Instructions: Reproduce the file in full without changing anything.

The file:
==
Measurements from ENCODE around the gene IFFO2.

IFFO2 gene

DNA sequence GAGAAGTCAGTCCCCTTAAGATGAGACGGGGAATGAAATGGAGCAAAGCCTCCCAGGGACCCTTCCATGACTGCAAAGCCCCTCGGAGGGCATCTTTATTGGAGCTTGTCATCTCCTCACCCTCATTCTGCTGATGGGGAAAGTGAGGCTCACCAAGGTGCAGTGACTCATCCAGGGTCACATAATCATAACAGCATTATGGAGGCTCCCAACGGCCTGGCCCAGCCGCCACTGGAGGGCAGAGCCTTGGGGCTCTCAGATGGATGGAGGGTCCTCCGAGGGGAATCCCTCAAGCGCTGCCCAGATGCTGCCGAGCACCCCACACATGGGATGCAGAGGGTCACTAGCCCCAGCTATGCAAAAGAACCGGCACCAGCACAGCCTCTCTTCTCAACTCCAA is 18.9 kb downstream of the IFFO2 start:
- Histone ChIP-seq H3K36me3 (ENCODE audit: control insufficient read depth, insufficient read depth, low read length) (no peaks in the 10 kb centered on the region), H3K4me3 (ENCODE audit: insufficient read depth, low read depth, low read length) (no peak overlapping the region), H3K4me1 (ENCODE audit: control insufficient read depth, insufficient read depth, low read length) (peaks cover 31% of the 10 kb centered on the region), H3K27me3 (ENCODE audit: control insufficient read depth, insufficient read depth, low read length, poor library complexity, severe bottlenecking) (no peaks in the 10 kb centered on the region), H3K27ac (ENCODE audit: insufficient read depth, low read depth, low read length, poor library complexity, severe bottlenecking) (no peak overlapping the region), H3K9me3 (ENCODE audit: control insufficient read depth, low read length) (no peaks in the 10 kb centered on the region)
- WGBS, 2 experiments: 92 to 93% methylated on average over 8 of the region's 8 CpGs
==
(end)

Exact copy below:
Measurements from ENCODE around the gene IFFO2.

IFFO2 gene

DNA sequence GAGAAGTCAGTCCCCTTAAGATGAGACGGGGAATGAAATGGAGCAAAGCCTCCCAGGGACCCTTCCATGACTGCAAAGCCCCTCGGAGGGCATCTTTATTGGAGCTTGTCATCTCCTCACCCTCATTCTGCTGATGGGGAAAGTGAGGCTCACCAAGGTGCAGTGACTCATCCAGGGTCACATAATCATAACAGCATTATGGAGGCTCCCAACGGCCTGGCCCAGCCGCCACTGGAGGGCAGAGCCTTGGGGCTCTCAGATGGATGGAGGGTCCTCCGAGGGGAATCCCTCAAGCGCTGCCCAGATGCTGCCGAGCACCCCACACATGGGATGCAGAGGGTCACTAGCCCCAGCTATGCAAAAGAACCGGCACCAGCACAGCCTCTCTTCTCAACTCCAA is 18.9 kb downstream of the IFFO2 start:
- Histone ChIP-seq H3K36me3 (ENCODE audit: control insufficient read depth, insufficient read depth, low read length) (no peaks in the 10 kb centered on the region), H3K4me3 (ENCODE audit: insufficient read depth, low read depth, low read length) (no peak overlapping the region), H3K4me1 (ENCODE audit: control insufficient read depth, insufficient read depth, low read length) (peaks cover 31% of the 10 kb centered on the region), H3K27me3 (ENCODE audit: control insufficient read depth, insufficient read depth, low read length, poor library complexity, severe bottlenecking) (no peaks in the 10 kb centered on the region), H3K27ac (ENCODE audit: insufficient read depth, low read depth, low read length, poor library complexity, severe bottlenecking) (no peak overlapping the region), H3K9me3 (ENCODE audit: control insufficient read depth, low read length) (no peaks in the 10 kb centered on the region)
- WGBS, 2 experiments: 92 to 93% methylated on average over 8 of the region's 8 CpGs